Bloom is no doubt aware of Christianity; he has no doubt read his Augustine and Aquinas. Nonetheless, he treats Christianity not as the revolutionary intellectual and spiritual shift that it is in Hegel’s history of philosophy but simply as one more thing that happened in the world surrounding the philosophers. In Bloom’s account of things, philosophy’s goodness comes from its uselessness, its refusal to make things happen. As far as this book goes, that refusal is a common thread that holds true in pagan and Constantinian contexts, irrespective of “religion,” all the way to the Enlightenment, where philosophy became democratic, when conceptions of “human nature” began to shift. As a Thomist (in the Aquinas sense this time, not in the Jefferson sense), I think that the grander shift came not with Locke’s abandonment of Plato’s elitism but with Augustine’s grand fulfillment of classical philosophy when he integrated it into the grander schema of Christian revelation. That move, which makes faithfulness and charity rather than family situation and Roman-style heroism the core of political organization, does not do away with the old aristocracies but nonetheless renders them empty, shells which Locke all too easily discards. That development, which Bloom handily ignores, is fully available to a historicist (especially a Christian one), but someone who thinks that “human nature” is a category largely unaffected by the rise of Christian theology could not be expected to grab onto that.

All in all, I found the book interesting, and it’s not a bad introduction to the history of philosophical anthropology. The attacks on “The Left” leave something to be desired (as do most attacks on “The Right”), but in the end he advocates the teaching of Plato, and I can’t quibble with that. In fact, I started planning this fall’s lessons on Republic just the other day.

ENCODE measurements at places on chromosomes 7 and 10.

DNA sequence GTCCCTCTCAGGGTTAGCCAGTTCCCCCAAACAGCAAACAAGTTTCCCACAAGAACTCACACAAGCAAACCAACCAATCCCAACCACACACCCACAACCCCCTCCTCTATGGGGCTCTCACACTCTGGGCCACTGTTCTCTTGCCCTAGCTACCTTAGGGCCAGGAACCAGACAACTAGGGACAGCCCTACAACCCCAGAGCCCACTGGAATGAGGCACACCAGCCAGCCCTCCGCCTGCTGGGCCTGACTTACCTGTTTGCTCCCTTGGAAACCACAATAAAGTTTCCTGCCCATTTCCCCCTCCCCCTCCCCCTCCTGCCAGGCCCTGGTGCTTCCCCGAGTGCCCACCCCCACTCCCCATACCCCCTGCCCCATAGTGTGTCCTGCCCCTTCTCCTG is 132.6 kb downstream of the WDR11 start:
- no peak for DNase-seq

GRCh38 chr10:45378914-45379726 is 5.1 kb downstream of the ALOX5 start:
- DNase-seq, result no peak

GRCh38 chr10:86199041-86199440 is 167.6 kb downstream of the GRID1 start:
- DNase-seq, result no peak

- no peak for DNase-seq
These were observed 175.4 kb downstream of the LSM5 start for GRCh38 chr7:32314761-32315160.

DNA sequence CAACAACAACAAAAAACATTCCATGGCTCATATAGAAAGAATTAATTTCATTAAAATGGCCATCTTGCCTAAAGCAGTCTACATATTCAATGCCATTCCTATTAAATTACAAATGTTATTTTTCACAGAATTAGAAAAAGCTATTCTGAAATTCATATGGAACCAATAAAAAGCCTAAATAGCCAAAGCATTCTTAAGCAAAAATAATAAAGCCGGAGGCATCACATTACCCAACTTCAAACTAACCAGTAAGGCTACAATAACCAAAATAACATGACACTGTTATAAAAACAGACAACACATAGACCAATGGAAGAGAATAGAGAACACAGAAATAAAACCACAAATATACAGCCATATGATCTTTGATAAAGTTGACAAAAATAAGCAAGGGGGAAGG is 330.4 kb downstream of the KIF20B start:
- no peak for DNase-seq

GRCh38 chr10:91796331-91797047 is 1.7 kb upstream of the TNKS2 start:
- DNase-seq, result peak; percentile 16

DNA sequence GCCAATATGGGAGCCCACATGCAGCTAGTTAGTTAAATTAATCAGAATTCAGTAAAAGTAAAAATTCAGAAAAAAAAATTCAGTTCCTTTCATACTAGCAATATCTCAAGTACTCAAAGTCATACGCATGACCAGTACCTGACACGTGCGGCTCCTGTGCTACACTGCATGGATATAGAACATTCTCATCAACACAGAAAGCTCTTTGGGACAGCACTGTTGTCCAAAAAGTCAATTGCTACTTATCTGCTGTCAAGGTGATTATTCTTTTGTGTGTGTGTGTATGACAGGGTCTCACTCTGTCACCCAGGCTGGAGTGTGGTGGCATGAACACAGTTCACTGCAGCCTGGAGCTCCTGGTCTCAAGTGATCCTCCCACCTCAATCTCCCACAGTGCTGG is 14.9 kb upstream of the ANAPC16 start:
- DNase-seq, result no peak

When I think about teaching Republic, I realize that in doing so I join a company of teachers that includes not only Bloom but also C.S. Lewis and Alfred North Whitehead and perhaps even Saint Ambrose. It’s a heady realization. Perhaps that’s why I look forward to it every fall.

Cross-posted from Hardly the Last Word

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About Nathan Gilmour

Nathan P. Gilmour is a Christian, a husband, a father, and a college English teacher. He tries to do all of that and write something worthwhile on occasion.

Discussion

14 thoughts on “Book Review: The Closing of the American Mind

  1. >Someone so dead-set against and . . . well, disingenuous. “Hello, Pot? This is kettle. You’re BLACK!”

    Posted by QueenKnitter | July 7, 2008, 1:11 am
  2. >Even as a rhetorician, I think some Plato needs reading. It’s part of our rhetoric heritage.Insofar as Capitalists should read Marx and atheists Augustine and Christians Nietzsche, I’d agree. But I don’t blame rhetoricians for disliking someone so dead set against their ways of life.

    Posted by Nathan P. Gilmour | July 6, 2008, 11:41 am
  3. >I read it in graduate school at Texas A&M University (Whoop!) in ’93. I remember it favorably, but appreciate the refresher. It was a welcome change from a lot of the other stuff I was reading in higher education.Even as a rhetorician, I think some Plato needs reading. It’s part of our rhetoric heritage.